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University of California: Universitywide and Affiliated Institutions


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Kearney Foundation of Soil Science
Keck Observatory, William Myron

Kearney Foundation of Soil Science
In 1951, the Kearney Foundation was established by an endowment made through the UC Board of Regents. The foundation is named for Martin Theodore Kearney, a prominent agricultural leader who endowed his 5400-acre estate to the University of California. His generous gift paved the way for the establishment of the Foundation. source

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Keck Observatory, William Myron
The W. M. Keck Observatory houses the two largest infrared/optical telescopes in the world. William Myron Keck was the founder of the Superior Oil Company. In 1954, he established the W. M. Keck Foundation, which later provided $140 million for the construction of the observatory telescopes.

The construction of the two telescopes, Keck I and II, were completed in May 1993 and October 1996 respectively on the 13,800-foot peak of the dormant Mauna Kea volcano on Hawaii's largest island. The site was selected for its height above clouds and the haze produced by Earth's atmosphere, its distance from any nearby pollution, its thermal stability, and the lack of surrounding mountain ranges, which could disturb the atmosphere or kick dust into the air.

One of the chief problems in building large telescopes has to do with craft. Mirror telescopes are often used because after a certain size it is impossible to build a lens of sufficient quality. Even then, the mirrors face their own problems: at a certain diameter, not only are the costs of creating a flawless mirror astronomical, but even the tiny movements used to track a star across the sky are enough to warp the mirror. The Keck Telescopes solve this problem with 36 hexagonal mirrors formed into the shape of a giant 394-inch mirror, with computer adjustments of each segment twice a second to an accuracy of 4 nanometers.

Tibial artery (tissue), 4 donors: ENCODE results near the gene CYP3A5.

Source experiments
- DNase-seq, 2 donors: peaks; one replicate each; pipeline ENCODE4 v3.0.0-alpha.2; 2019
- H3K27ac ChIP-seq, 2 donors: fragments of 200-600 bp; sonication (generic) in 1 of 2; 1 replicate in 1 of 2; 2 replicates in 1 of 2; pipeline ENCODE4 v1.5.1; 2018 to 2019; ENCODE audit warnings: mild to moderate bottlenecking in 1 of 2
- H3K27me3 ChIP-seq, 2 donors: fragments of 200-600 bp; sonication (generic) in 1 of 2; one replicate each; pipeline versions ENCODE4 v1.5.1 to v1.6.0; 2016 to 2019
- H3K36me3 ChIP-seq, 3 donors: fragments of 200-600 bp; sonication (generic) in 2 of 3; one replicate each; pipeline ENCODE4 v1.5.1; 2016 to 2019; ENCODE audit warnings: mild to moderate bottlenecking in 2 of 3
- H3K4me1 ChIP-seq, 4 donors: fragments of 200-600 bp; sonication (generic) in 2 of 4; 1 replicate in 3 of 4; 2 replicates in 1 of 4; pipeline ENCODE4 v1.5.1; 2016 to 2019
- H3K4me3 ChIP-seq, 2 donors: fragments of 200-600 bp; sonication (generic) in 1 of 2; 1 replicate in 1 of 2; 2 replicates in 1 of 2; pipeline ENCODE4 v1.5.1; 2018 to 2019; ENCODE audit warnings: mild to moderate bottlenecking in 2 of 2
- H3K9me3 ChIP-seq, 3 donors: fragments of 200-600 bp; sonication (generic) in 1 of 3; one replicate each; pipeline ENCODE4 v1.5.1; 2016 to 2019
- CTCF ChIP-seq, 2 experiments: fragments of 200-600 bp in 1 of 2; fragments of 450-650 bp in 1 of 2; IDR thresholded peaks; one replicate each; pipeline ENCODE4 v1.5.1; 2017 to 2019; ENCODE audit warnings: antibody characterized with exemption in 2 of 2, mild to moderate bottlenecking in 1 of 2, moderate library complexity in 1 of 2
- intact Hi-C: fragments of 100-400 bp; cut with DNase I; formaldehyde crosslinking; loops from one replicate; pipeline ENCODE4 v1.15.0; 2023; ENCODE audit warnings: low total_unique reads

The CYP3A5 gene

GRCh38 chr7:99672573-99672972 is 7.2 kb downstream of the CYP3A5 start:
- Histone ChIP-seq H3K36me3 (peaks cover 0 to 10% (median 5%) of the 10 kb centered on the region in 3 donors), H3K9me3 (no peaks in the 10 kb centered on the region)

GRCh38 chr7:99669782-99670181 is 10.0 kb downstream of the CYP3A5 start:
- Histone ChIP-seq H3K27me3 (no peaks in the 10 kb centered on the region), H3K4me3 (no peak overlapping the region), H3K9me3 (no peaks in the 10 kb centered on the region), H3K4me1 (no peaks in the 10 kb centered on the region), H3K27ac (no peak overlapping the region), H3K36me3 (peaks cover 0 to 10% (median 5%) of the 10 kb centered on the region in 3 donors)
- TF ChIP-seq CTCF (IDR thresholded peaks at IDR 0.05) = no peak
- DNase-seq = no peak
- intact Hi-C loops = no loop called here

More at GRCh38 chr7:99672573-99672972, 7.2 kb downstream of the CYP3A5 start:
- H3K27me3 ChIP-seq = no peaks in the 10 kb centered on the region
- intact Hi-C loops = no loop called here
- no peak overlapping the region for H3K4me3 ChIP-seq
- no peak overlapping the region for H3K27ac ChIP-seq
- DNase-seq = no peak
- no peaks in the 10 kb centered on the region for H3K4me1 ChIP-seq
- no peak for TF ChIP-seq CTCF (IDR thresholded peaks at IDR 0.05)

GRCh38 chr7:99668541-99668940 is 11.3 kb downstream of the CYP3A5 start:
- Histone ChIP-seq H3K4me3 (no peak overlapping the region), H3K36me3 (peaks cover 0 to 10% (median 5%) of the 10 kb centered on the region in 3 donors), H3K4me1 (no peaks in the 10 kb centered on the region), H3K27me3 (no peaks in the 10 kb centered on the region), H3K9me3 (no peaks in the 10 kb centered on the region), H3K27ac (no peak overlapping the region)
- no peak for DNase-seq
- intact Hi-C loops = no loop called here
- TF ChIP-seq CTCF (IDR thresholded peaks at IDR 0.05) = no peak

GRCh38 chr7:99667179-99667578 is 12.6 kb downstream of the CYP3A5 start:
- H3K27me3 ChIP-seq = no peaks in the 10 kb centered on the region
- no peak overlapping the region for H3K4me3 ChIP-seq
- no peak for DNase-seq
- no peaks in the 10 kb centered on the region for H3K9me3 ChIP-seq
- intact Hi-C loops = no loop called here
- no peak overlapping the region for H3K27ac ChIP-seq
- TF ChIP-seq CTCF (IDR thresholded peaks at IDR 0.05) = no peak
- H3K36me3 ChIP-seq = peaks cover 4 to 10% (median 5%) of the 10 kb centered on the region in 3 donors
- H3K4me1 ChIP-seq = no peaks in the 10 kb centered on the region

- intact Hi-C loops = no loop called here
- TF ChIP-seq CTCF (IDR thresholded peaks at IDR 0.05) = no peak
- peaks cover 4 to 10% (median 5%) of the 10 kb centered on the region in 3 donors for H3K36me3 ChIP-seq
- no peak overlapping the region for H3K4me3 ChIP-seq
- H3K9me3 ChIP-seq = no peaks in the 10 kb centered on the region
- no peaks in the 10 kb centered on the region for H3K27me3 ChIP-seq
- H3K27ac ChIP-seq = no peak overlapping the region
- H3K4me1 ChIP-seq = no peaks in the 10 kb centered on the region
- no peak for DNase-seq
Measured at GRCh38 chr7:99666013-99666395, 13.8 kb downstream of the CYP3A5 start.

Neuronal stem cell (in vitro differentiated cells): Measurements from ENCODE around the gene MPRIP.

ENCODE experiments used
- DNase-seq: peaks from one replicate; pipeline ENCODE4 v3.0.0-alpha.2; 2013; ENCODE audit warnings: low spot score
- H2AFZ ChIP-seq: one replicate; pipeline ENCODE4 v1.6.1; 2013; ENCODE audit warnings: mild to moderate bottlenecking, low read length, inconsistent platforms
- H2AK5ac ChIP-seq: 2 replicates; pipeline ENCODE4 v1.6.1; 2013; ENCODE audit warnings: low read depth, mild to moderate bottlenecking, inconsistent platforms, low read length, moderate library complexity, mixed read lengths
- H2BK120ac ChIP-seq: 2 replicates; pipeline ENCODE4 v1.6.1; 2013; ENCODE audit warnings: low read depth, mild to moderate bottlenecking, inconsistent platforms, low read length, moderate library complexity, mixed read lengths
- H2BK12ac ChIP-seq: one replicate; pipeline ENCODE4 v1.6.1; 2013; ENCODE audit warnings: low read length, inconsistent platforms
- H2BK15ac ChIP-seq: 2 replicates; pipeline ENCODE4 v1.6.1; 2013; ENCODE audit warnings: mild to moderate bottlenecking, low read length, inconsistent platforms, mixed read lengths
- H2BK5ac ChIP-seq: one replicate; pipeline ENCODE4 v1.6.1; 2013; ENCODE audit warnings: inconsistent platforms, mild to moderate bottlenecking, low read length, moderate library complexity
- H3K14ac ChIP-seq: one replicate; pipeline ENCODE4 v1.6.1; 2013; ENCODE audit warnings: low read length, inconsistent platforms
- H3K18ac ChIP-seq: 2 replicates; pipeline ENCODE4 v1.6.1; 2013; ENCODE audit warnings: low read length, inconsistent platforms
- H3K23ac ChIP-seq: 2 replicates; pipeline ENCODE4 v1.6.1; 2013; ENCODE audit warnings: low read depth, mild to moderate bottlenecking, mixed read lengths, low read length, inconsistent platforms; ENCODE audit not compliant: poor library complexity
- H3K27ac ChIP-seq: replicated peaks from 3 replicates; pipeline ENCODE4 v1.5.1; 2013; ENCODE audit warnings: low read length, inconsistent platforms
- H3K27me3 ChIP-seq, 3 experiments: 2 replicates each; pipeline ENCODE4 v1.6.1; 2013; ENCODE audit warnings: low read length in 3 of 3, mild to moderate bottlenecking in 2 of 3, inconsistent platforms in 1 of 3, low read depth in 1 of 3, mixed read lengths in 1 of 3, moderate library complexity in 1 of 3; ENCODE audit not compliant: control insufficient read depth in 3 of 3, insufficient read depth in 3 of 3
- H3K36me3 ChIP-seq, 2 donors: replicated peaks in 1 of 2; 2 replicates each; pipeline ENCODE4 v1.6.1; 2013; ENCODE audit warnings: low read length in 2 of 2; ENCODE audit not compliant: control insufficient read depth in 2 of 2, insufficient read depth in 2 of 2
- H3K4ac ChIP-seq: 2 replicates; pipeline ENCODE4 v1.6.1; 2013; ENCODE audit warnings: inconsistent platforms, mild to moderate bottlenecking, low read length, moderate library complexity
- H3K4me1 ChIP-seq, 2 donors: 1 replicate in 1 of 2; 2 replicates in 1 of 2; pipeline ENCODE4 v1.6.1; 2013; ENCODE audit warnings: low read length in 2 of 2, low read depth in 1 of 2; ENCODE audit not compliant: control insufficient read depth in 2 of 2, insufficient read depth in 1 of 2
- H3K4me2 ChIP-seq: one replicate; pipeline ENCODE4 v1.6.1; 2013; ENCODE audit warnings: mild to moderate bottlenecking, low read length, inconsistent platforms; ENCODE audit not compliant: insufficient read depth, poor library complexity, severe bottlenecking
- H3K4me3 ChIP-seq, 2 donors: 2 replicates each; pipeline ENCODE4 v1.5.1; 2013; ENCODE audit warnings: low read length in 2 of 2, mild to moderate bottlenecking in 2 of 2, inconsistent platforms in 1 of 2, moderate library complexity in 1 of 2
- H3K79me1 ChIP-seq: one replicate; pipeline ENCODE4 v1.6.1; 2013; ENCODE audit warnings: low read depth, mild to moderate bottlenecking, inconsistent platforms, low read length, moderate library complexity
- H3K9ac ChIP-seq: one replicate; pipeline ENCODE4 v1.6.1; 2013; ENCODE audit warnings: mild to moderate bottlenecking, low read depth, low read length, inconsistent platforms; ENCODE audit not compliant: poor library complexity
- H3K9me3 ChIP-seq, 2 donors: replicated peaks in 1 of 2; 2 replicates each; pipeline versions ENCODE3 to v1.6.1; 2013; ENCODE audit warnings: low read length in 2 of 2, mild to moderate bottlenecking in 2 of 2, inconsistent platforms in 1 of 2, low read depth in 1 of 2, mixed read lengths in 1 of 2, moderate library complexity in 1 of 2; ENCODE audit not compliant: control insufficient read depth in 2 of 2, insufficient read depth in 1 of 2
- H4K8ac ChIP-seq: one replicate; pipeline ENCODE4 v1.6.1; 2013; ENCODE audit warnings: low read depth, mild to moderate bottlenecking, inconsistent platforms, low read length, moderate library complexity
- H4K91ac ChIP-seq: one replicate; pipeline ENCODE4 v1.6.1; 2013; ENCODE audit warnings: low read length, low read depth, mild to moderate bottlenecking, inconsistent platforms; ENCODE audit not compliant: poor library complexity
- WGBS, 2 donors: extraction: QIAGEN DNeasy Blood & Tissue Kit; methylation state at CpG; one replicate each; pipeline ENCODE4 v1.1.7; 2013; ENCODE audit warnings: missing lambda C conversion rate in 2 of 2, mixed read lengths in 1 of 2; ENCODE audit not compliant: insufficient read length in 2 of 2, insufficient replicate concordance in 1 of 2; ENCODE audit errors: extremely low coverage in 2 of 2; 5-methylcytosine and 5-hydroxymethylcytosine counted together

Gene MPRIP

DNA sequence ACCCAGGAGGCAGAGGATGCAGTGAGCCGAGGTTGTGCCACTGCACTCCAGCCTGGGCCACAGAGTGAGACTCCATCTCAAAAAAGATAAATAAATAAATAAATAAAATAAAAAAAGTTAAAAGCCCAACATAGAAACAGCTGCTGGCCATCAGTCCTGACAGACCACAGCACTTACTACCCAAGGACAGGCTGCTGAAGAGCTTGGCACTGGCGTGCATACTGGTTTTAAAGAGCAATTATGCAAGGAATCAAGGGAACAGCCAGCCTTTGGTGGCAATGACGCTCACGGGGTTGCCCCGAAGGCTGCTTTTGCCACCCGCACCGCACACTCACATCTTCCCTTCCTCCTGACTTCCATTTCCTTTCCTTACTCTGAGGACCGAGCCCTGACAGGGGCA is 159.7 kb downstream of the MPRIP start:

The Keck Telescopes are commissioned for a variety of tasks, including locating gamma-ray bursts (signs of the most energetic cosmological phenomenon) at vast distances, and observing supernovas to ascertain the acceleration of universal expansion. In November 1999, astronomers Geoff Marcy, Paul Butler, Steve Vogt, and collaborator Greg Henry discovered the first extra-solar planet, by measuring tiny shifts in the luminance (and thus position) of a star called HD 209458. This planet, a Jupiter-scale gas giant, orbited in a period of days instead of years, which dramatically reshaped the way we think about star system formation and structure. source

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